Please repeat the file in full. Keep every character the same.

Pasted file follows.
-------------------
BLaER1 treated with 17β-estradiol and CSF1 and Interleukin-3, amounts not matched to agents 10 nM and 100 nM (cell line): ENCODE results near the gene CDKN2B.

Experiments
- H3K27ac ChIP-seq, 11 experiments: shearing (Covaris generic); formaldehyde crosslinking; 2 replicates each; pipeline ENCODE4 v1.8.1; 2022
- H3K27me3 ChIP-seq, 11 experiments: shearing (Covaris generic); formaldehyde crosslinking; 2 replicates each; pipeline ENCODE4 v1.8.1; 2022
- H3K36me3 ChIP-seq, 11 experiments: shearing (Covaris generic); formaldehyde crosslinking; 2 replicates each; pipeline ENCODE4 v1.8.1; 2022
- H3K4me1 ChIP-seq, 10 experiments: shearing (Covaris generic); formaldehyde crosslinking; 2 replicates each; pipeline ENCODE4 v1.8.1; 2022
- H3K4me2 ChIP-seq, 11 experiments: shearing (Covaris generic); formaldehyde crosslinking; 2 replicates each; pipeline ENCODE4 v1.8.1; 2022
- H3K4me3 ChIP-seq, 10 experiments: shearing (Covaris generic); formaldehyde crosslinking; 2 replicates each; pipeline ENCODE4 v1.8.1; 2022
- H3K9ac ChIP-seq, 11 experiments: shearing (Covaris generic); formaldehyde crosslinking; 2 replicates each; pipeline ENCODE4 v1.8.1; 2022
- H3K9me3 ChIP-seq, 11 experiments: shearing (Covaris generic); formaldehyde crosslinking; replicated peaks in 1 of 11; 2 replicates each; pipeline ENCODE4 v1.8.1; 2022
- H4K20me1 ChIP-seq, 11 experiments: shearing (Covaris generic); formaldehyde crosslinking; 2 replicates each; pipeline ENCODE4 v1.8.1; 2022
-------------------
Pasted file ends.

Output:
BLaER1 treated with 17β-estradiol and CSF1 and Interleukin-3, amounts not matched to agents 10 nM and 100 nM (cell line): ENCODE results near the gene CDKN2B.

Experiments
- H3K27ac ChIP-seq, 11 experiments: shearing (Covaris generic); formaldehyde crosslinking; 2 replicates each; pipeline ENCODE4 v1.8.1; 2022
- H3K27me3 ChIP-seq, 11 experiments: shearing (Covaris generic); formaldehyde crosslinking; 2 replicates each; pipeline ENCODE4 v1.8.1; 2022
- H3K36me3 ChIP-seq, 11 experiments: shearing (Covaris generic); formaldehyde crosslinking; 2 replicates each; pipeline ENCODE4 v1.8.1; 2022
- H3K4me1 ChIP-seq, 10 experiments: shearing (Covaris generic); formaldehyde crosslinking; 2 replicates each; pipeline ENCODE4 v1.8.1; 2022
- H3K4me2 ChIP-seq, 11 experiments: shearing (Covaris generic); formaldehyde crosslinking; 2 replicates each; pipeline ENCODE4 v1.8.1; 2022
- H3K4me3 ChIP-seq, 10 experiments: shearing (Covaris generic); formaldehyde crosslinking; 2 replicates each; pipeline ENCODE4 v1.8.1; 2022
- H3K9ac ChIP-seq, 11 experiments: shearing (Covaris generic); formaldehyde crosslinking; 2 replicates each; pipeline ENCODE4 v1.8.1; 2022
- H3K9me3 ChIP-seq, 11 experiments: shearing (Covaris generic); formaldehyde crosslinking; replicated peaks in 1 of 11; 2 replicates each; pipeline ENCODE4 v1.8.1; 2022
- H4K20me1 ChIP-seq, 11 experiments: shearing (Covaris generic); formaldehyde crosslinking; 2 replicates each; pipeline ENCODE4 v1.8.1; 2022